Featured Blogger

Say You Will Stay #5


*** *** ***

Isio had been on her bed for a while before she heard a quiet knock on her door. She had been sat, ears pricked up, unable to go in the kitchen or the bathroom for a shower.

Biba came in, smiling a forced smile. “Do you want me to bring in your food?”

“Is your boyfriend still here?” Isio folded her arms across her chest when her friend didn’t respond.

“I thought you didn’t like him? Issy?” She faced the small, wall mirror, picked up a clunky hairbrush and started on her blonde extensions as if she didn’t have a concerned expression on her face. “I like him. I really like him. I know he prefers you because you are the beautiful, sweet one…”

“You are beautiful too,” Isio interrupted. Her friend’s self-esteem issues surfaced every so often. It didn’t baffle her anymore. Biba was worse than an orphan. Her mother died giving birth to her. Her father, a famous politician in Nigeria abandoned her. Gifting her to one of his mistresses. A fate not much better than the rest of his sixteen children who were either in boarding schools during term times, with househelps during school holidays or dumped with relatives.

“You are sexy and yet classy at the same time.” Isio unfolded her arms. “I don’t care about Chibuzor. That is not the problem here. The problem is, I don’t want a man l’m not comfortable with in my home.”

“He will be gone by tomorrow morning.”

“He is spending the night?”

“Please, don’t ruin this for me. I really want him.”

“Do you expect me to be fine with him here overnight? You know what he tried to do to me.” Her eyes had started to fill with tears quickly. Her hand went to her face. Crying was a character flaw she had tried to stop in her teen years unsuccessfully. It often started with her voice wavering. A lump in her throat and her eyes filling up rapidly.

“Please na.  I’m sure he didn’t mean it. You know how guys think. They are not like us.”

“Yet, you are the one who is forcing me to sleep under the same roof as him.”

Biba dropped the hairbrush on the bed beside Isio. “You know what you can do if you don’t want to stay here tonight.” She sniggered. “Oops, I forgot. You don’t have friends you can crash with.” She left after that, slamming the door after her.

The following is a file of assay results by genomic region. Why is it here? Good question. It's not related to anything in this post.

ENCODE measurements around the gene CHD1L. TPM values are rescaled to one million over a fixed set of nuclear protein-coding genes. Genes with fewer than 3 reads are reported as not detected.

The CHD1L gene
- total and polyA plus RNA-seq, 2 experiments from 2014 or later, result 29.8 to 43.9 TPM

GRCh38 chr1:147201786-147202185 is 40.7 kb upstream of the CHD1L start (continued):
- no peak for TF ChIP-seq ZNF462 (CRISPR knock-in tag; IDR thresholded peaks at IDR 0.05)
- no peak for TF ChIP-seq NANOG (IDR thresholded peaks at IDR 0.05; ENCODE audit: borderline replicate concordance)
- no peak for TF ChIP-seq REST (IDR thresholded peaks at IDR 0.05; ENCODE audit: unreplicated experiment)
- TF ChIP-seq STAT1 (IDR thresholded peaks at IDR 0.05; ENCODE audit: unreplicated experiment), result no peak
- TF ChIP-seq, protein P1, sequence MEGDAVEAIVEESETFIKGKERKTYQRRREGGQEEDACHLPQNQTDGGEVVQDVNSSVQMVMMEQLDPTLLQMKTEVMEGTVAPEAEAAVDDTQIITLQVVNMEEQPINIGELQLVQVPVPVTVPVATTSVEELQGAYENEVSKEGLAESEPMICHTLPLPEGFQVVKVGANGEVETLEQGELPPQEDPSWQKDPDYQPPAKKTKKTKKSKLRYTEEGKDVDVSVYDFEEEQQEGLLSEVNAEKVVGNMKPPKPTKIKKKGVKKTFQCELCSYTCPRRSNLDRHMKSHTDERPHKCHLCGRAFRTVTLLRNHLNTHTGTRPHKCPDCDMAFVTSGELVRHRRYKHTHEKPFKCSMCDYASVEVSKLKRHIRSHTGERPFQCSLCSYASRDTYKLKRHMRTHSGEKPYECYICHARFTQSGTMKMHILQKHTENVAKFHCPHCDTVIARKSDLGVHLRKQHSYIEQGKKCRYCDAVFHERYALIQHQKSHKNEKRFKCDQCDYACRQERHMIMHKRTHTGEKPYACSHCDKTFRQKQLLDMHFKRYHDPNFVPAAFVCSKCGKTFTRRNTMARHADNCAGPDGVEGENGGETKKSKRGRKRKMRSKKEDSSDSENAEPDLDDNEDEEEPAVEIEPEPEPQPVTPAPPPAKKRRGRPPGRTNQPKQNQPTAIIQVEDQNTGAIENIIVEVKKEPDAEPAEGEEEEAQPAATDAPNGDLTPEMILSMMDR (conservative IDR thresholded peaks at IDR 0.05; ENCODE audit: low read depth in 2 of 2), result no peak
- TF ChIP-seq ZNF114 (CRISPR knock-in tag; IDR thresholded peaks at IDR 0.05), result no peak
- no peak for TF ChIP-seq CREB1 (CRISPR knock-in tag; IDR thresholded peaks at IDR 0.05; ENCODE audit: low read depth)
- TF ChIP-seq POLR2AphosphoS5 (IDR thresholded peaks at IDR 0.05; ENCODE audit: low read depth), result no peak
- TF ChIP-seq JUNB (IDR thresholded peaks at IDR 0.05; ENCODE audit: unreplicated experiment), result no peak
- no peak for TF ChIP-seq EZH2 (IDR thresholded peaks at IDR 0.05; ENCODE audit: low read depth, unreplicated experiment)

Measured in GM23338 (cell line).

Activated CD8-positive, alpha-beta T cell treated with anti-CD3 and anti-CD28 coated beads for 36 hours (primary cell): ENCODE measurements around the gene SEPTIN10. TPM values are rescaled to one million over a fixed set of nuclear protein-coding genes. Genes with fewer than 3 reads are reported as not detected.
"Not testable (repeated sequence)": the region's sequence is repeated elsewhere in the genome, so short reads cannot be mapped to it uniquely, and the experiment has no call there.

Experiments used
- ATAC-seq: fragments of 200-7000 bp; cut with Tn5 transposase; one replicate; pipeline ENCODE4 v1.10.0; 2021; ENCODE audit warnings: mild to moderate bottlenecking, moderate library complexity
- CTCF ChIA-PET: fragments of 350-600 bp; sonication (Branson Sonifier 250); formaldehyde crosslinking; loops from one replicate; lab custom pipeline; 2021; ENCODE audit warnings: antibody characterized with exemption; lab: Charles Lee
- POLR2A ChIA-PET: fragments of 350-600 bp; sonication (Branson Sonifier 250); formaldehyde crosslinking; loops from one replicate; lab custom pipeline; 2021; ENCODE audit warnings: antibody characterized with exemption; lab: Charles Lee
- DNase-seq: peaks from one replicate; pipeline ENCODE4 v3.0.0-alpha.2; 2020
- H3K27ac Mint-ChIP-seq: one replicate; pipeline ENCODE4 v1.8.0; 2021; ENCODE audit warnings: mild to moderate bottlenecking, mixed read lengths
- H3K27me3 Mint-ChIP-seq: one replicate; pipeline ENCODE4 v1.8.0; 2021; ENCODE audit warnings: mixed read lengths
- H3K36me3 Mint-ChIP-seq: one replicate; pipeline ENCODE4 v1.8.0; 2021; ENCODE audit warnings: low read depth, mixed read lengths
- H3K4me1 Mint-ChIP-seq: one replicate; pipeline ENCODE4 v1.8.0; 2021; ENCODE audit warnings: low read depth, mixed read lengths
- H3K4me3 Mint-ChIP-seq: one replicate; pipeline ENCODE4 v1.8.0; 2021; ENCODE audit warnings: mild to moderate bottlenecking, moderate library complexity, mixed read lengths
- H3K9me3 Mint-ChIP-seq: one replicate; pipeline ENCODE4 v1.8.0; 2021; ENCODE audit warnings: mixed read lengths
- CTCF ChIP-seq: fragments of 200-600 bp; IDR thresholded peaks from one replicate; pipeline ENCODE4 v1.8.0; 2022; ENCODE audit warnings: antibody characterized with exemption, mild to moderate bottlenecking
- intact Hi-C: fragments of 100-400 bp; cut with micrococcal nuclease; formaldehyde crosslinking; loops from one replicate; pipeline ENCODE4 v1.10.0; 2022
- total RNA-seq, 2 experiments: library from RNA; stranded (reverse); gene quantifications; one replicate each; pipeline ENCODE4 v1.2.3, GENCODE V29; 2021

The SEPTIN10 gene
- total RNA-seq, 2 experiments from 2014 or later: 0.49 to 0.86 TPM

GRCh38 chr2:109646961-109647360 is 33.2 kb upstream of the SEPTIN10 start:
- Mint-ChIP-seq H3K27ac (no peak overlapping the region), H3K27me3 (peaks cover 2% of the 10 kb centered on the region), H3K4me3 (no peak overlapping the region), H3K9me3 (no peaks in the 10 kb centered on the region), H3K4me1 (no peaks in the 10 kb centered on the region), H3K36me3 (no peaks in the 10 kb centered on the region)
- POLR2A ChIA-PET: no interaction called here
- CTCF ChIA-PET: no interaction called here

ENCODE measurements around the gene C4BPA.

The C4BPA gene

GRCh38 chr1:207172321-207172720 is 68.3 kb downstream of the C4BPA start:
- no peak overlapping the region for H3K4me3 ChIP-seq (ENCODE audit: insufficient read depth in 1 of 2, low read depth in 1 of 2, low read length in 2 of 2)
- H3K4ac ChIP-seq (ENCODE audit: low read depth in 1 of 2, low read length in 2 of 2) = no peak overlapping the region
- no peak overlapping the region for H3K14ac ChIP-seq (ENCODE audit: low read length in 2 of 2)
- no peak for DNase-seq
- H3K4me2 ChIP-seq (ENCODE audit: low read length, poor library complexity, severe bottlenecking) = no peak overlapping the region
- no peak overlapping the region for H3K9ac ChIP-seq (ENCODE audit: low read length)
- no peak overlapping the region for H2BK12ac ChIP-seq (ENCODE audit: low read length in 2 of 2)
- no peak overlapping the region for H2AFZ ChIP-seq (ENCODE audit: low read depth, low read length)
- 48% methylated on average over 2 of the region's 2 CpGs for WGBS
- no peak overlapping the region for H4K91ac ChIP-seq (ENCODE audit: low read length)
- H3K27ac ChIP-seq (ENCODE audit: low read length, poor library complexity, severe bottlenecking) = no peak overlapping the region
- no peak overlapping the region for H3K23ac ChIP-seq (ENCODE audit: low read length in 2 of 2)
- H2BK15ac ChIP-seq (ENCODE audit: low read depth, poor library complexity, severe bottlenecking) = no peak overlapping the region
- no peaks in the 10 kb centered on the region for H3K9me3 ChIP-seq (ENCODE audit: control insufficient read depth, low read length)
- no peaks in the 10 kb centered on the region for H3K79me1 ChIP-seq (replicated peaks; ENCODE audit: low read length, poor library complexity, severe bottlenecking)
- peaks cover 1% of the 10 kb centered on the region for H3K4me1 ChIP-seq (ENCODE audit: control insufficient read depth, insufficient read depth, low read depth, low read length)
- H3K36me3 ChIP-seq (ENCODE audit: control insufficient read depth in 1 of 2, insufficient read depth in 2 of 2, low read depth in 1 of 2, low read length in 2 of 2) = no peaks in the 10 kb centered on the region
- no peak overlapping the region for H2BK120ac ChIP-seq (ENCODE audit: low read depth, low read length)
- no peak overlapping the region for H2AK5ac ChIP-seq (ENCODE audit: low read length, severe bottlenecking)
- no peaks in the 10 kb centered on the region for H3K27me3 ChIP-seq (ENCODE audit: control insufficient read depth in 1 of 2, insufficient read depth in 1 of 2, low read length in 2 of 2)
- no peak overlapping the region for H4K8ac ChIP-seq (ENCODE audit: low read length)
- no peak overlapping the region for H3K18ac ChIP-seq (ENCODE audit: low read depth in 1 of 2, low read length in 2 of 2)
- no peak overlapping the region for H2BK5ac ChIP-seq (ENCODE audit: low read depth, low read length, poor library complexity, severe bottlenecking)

Isio wiped her face and packed her work bag. She called Obinna’s phone and ended the call on its second ring. Although, he told her during their conversation at the pentfloor flat she could stay with them at the house if she wanted, she wasn’t sure if this was appropriate. She wasn’t sure how to ask him either.

Isio walked past Chib watching her TV, past her friend who asked where she was going.

It was when she got to the bottom of the stairs of the building that it downed on her that she didn’t really have anywhere to go.

There was Sam, a porter from the hospital with a faint Kenyan accent. Sam loved peanuts. He walked around the wards with bags of them, taking them into the toilet with him. But their colleagues all claimed he loved Isio more. Waiting an hour or more for her to finish her shift so he could drive her home.

Sam would house her. He lived with his two sisters in a house. Yet, she didn’t want to wake up in the middle of the night to find him staring at her. Or trying to do what Chib tried to do.

She was still at the bottom of the stairs when the lift door opened and Austin came out of it holding his wife with one hand. The other, around a holdall.

“Hi,” Austin greeted her. Letting go of the holdall, he pulled his wife closer and whispered something to her.

“What are you doing down here?” Kanyin had tissues in her hand. “Hubby is on his way to Ribble now.”

Isio left her bag on the stairs and joined them in front of the lift. “I thought you were supposed to be leaving this afternoon Austin?”

“That’s true. I should be there by now if only your friend would let me go. She has been holding on to me, begging me to stay.”

He ignored his wife’s eye rolling. His hand, however, did not let go of her. Isio could see why. His wife’s dress, a pink, sports dress hugged her body and displayed her small curves. Her dark skin glowed as usual. And her earrings were the same colour as her platform sneakers. Diamante white.

“Can you look after my wife Issy? She can’t cope without me.” He grinned.

“Who can’t cope without you?” Kanyin tried to take her hand back. “See this one.”